24 April 2019
Thousands of commuters await the resumption of train service at Kowloon Tong MTR Station on Monday morning. Photo: HKEJ
Thousands of commuters await the resumption of train service at Kowloon Tong MTR Station on Monday morning. Photo: HKEJ

How rigid government response led to a man-made disaster

Monster typhoon Mangkhut battered Hong Kong on Sunday and left a wide swath of destruction across the territory.

Mangkhut was definitely more powerful and devastating than typhoon Hato last year.

To be fair, the government deserves credit for having taken substantial precautionary measures such as holding an interdepartmental press conference to alert the public, which was rather rare, as well as evacuating people from coastal and low-lying areas such as Lei Yue Mun and Tai O before Mangkhut arrived.

These measures have proven instrumental in achieving a zero death toll during the typhoon.

As Chief Executive Carrie Lam Cheng Yuet-ngor has put it, Hongkongers, by and large, have been able to ride out the storm.

Unfortunately, the massive chaos on Monday morning in which thousands of citizens were left stranded in a number of MTR stations for hours while waiting for the train service in order to go to work wiped out whatever brownie points the government might have earned.

The administration’s rigid response in the aftermath of the storm has provoked such a public outrage that people are now saying that Hong Kong went through a natural disaster on Sunday but was subjected to a man-made disaster the following day.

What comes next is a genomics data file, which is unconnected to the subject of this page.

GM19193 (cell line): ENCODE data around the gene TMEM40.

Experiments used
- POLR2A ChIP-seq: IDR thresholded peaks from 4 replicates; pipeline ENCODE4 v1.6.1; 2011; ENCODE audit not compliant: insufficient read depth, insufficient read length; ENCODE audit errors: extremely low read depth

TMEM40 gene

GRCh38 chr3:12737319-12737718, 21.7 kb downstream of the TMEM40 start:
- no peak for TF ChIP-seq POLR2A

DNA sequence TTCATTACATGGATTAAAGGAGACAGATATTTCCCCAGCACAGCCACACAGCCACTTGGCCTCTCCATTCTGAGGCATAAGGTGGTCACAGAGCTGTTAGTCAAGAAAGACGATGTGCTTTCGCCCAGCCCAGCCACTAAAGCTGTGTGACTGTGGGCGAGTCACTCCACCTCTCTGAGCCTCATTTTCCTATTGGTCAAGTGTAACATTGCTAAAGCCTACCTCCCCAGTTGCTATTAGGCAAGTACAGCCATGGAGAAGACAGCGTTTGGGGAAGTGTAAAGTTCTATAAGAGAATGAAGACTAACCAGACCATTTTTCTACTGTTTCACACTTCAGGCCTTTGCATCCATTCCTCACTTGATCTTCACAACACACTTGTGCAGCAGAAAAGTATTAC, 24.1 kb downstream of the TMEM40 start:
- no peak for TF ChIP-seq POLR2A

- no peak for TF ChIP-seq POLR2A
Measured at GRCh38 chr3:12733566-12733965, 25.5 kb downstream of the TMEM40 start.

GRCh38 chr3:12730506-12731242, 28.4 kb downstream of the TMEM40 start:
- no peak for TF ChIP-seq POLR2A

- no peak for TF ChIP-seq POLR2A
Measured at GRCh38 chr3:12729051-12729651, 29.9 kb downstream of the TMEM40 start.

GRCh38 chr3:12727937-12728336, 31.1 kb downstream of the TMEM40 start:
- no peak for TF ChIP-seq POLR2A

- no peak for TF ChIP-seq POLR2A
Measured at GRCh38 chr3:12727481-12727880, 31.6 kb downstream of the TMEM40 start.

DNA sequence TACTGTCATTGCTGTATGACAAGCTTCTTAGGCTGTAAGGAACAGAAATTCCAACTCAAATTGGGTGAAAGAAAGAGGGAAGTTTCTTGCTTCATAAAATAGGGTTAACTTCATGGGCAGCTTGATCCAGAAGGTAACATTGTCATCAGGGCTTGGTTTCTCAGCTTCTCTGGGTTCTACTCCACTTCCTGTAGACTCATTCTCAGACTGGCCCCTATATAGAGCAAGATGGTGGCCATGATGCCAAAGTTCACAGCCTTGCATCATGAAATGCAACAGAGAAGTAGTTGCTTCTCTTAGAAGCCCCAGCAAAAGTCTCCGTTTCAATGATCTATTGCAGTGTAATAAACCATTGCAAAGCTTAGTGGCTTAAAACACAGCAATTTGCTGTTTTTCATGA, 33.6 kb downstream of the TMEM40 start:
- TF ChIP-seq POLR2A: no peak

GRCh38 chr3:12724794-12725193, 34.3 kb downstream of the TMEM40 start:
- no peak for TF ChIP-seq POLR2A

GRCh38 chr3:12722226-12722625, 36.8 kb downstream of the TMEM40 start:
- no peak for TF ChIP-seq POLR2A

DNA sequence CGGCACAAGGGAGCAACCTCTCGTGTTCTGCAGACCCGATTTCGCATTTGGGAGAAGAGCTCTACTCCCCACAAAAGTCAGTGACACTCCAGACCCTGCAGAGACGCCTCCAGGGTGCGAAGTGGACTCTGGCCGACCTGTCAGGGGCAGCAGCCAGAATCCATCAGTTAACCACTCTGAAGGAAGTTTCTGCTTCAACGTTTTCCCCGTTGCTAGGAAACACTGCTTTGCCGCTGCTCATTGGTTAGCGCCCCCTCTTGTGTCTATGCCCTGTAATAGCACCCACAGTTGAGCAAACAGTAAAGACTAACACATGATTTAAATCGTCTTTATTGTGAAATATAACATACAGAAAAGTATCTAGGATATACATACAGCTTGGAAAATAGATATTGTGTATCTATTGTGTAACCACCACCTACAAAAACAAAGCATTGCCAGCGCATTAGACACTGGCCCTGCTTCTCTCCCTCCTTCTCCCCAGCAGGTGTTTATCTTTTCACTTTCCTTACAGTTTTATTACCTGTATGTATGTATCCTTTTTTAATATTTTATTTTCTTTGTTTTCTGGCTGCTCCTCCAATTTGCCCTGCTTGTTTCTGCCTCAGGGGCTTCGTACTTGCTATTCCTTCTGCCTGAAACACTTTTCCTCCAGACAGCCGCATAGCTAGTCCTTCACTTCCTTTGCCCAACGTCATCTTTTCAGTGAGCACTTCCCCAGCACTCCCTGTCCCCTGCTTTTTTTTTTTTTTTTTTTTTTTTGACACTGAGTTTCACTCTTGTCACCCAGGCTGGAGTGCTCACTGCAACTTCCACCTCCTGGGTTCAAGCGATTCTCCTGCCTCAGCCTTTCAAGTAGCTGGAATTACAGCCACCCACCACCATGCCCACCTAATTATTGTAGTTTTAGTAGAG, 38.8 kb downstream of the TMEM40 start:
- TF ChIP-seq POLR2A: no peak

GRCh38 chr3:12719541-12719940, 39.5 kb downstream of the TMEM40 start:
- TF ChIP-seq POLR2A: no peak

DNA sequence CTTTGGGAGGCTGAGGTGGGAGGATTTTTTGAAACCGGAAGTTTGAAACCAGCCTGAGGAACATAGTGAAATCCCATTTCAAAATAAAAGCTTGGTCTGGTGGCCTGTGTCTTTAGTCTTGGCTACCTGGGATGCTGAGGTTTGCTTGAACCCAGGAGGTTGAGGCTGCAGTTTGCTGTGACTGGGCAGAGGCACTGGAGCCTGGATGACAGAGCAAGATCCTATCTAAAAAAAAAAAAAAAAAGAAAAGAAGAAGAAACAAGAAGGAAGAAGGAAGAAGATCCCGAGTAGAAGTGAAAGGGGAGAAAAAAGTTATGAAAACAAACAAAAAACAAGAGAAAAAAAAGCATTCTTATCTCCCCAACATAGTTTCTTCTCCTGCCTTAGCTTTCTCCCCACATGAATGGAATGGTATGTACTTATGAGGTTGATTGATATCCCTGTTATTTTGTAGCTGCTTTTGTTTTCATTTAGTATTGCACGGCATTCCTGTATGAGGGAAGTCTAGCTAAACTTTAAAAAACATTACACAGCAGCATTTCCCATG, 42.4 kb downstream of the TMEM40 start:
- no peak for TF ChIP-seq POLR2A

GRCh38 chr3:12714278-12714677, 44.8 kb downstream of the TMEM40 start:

True, the chief executive has no jurisdiction over the private sector and therefore cannot order employers to let their staffers take leave until after public transport services are back to normal.

However, given that she has already called on employers of private institutions to be more flexible on this matter, then why didn’t she make that appeal in a more earnest way?

Lam, for example, should have allowed all civil servants to take leave on Monday except for those who are serving in disciplined forces or involved in emergency services.

She also could have made an urgent appeal to employers in the private sector to tell their employees not to go to work unless it was necessary.

After all, if our government, which is the biggest employer in Hong Kong, took the lead in showing understanding for its staff, it is likely that employers in the private sector would eagerly follow suit.

As a long-term measure, the administration should consider amending the existing Employment Ordinance to protect employees from being punished for failing to come to work on time after an extreme weather situation.

This article appeared in the Hong Kong Economic Journal on Sept 18

Translation by Alan Lee with additional reporting

[Chinese version 中文版]

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